B-L Term of the Day: Can of Corn

 

Can o’ Corn

noun: an easy fly ball or pop fly.  An easy catch.  More generally speaking, an easy play made in the field. 

The term “can o’ corn” (or “can of corn”) is one those archaic terms of baseball that has withstood the ages. In fact, it seems to have originated in the nineteenth century.  Yet you still hear it today during Major League Baseball games.  It’s a favorite of iconic broadcaster (it pains me to refer to him as that) Hawk Harrelson.  As the definition states, the term implies a fly ball that was caught with little or no effort.

The origin of the term depends varies but historians have settled on a couple of accepted theories.   The most widely accepted is the theory that old time grocers would access cans of corn high on the shelf by knocking it down with a stick and catching it “easily”.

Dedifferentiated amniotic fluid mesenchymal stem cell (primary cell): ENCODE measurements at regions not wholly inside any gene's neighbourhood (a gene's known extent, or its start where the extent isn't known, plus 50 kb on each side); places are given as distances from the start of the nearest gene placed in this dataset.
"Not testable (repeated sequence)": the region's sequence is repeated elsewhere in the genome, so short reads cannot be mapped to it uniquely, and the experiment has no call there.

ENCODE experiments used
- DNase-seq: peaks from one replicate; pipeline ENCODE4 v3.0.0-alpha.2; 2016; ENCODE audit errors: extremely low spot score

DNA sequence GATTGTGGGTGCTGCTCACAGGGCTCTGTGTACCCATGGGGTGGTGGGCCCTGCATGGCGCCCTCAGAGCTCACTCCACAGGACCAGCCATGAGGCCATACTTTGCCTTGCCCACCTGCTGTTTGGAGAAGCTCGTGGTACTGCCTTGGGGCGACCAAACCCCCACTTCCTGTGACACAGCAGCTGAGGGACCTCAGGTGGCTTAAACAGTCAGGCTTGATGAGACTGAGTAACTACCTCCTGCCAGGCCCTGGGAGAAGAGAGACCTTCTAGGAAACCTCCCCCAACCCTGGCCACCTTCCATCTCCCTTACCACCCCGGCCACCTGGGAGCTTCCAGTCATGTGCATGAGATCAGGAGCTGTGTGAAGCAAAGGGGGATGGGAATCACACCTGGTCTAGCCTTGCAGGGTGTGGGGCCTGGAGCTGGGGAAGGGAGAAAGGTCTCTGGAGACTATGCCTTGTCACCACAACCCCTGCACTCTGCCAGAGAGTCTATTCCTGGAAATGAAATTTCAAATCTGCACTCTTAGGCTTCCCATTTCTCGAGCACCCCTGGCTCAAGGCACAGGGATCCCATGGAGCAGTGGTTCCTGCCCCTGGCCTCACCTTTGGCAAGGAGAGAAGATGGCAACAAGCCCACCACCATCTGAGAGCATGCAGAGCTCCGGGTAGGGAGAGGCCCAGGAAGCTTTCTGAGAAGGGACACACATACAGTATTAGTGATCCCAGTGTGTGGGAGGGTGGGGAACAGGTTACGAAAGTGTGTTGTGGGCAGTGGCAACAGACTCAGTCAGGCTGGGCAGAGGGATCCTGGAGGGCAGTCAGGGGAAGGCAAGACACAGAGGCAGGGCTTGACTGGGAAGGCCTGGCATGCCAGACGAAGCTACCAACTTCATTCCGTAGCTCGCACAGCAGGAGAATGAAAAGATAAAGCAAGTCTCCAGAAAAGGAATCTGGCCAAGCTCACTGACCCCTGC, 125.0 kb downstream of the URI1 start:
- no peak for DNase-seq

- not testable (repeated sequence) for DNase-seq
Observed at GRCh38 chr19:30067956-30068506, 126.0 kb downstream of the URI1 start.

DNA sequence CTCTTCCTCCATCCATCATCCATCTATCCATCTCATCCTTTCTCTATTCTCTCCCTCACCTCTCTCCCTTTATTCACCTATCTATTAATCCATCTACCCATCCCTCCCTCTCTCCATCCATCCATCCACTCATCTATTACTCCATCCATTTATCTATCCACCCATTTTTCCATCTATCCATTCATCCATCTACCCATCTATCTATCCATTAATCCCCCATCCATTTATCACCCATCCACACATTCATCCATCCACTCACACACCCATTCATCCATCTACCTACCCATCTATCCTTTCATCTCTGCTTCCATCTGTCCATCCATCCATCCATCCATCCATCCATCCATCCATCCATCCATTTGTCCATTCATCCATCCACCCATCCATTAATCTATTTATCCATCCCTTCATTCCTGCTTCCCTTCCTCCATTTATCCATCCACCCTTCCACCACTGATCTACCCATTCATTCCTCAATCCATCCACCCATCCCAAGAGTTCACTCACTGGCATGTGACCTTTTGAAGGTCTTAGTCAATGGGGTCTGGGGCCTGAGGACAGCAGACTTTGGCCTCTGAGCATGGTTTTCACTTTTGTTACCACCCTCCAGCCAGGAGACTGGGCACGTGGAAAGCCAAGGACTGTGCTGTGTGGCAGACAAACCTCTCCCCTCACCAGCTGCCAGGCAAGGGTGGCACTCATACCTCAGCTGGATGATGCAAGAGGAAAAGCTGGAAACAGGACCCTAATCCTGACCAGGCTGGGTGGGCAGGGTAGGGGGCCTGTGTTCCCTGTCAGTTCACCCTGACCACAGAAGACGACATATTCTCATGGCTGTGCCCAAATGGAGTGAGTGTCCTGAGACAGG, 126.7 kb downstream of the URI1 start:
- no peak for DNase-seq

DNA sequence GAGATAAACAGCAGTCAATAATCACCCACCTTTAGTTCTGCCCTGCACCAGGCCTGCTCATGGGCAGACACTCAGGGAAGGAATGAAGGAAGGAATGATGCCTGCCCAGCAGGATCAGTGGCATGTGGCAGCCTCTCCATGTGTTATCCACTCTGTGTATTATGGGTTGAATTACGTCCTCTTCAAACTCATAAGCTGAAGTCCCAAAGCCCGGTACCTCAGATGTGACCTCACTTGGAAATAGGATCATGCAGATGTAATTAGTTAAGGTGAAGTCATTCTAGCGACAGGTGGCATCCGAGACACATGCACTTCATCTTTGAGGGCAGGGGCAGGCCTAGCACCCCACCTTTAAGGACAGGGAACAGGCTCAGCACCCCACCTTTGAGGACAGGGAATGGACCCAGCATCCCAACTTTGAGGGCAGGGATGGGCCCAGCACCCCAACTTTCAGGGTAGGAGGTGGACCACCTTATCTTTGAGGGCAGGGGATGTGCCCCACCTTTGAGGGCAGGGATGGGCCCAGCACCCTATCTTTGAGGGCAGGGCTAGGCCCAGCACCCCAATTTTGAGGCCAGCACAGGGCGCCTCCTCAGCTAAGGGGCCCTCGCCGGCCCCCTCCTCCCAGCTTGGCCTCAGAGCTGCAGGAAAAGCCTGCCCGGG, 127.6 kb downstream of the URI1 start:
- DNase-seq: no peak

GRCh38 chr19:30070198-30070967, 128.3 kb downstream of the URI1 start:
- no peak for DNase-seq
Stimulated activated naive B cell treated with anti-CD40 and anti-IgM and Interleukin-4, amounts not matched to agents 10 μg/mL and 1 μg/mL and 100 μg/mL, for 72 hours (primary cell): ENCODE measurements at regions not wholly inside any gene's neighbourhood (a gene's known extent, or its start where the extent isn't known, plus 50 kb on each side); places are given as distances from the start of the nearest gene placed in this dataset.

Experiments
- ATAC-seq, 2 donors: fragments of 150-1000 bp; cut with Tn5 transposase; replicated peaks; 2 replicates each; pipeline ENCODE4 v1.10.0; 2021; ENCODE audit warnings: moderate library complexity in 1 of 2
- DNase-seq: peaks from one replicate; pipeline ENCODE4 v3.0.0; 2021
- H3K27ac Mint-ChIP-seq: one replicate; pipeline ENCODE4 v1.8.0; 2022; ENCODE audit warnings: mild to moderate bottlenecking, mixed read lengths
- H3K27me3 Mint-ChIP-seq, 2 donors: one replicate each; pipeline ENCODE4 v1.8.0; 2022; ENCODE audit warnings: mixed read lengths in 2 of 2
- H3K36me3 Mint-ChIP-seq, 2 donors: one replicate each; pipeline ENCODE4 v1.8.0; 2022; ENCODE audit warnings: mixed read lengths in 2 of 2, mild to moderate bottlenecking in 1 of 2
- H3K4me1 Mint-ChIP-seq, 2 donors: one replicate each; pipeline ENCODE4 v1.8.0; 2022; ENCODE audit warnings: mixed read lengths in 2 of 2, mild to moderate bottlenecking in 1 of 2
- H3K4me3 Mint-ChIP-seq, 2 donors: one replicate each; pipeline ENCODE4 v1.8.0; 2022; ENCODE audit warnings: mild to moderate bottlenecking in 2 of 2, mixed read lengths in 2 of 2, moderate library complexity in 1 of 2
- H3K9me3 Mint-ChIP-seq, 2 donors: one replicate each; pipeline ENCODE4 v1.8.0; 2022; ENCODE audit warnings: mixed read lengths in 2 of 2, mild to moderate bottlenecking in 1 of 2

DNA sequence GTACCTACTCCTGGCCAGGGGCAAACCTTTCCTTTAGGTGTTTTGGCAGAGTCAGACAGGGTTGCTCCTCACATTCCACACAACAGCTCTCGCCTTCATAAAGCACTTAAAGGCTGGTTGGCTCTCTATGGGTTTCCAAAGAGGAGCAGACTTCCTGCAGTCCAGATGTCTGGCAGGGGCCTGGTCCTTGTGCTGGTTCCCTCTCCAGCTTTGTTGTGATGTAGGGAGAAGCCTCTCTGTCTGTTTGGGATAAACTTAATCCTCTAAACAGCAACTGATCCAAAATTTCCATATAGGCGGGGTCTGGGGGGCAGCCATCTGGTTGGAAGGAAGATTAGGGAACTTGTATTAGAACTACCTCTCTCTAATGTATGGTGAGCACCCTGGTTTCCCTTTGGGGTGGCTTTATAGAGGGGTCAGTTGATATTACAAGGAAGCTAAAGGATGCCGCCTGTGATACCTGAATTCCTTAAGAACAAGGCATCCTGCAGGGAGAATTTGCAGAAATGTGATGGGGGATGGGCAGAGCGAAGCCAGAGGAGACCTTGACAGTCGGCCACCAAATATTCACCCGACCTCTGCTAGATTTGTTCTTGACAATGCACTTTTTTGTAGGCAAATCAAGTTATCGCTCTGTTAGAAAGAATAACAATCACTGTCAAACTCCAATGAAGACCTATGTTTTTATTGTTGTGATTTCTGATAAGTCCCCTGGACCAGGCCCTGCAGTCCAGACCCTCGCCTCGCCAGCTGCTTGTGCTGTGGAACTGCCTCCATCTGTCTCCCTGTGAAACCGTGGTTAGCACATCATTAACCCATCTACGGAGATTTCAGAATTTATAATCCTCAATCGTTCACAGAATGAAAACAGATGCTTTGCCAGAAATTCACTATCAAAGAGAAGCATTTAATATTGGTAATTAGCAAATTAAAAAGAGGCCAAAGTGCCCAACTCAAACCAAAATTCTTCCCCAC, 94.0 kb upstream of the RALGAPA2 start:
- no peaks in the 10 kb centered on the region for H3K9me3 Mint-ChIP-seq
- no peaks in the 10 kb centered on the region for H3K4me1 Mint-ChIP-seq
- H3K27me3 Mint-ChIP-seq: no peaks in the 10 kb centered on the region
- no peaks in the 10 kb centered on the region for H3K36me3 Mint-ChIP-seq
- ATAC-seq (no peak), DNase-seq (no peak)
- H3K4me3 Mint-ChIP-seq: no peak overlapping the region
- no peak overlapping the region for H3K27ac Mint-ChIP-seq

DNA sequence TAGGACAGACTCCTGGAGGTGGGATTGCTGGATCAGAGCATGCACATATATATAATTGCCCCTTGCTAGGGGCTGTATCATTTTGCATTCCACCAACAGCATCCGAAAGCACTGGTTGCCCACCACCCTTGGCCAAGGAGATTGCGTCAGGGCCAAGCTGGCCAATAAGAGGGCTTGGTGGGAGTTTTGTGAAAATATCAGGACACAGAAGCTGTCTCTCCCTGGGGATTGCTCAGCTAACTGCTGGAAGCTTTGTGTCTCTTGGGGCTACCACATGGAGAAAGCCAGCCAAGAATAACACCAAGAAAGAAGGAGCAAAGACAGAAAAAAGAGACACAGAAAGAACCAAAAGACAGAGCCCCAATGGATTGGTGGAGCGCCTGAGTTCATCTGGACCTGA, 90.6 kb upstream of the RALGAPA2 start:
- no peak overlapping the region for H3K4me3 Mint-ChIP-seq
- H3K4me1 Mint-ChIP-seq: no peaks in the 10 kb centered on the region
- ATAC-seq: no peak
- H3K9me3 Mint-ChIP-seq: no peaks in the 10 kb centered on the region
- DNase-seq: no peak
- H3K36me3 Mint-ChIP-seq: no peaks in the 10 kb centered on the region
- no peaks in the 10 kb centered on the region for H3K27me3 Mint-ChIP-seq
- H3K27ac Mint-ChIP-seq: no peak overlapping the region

But why “corn”?  Well, in the early days especially in amateur baseball, the outfield was known as the “cornfield” (think Field of Dreams, if that helps).

Modern day example

Take this Bleacher Report article about Albert Pujols as another current day example:

“I am not a professional hitting coach, but even I can tell Pujols’ approach at the plate has been a mess this season. He’s starting his swing too early, resulting in a lot of can-of-corn fly balls and weak ground balls to the left side of the infield.”

Ugh, as someone who has Pujols on his APBA baseball team, that hurts.  Fortunately, he’s turned that around a bit (right? please say yes).

Additional References

Answer Guy: Getting inside a ‘can of corn’

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3 comments


  1. Pingback: Can Of Corn Origin | Blog by Bake

  2. Gil Correa

    my girlfriend didn’t believe the quotes. ..has Paul O’Neil used the term?

  3. Kim Ogle

    Until you have done better in your career than Hawk, you’d be wise to leave the opinion commentary out of your definition

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